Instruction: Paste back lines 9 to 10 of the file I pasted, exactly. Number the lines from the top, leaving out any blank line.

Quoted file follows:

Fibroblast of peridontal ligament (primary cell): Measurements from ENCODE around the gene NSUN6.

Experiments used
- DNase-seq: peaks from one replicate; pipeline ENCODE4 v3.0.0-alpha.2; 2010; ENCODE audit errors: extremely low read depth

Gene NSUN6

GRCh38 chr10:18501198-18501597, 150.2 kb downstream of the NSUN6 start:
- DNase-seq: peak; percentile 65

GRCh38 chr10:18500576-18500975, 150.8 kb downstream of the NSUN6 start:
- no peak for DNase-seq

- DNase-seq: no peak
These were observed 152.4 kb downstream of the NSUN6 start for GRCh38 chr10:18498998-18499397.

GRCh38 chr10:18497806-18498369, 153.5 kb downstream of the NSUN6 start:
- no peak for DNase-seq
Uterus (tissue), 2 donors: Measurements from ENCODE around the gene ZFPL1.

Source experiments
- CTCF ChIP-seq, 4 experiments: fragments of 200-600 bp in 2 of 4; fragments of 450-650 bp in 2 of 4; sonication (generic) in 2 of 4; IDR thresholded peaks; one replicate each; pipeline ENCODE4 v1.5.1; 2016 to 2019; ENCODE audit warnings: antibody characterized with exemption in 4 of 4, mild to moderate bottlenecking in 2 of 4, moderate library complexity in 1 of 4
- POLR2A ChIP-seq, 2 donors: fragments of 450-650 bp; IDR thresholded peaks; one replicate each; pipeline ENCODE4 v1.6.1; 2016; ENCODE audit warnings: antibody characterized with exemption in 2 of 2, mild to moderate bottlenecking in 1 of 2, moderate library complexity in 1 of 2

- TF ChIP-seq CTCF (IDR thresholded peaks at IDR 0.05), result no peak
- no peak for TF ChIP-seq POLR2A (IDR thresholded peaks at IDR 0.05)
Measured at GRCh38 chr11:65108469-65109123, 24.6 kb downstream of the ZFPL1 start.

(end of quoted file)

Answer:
- DNase-seq: no peak
These were observed 152.4 kb downstream of the NSUN6 start for GRCh38 chr10:18498998-18499397.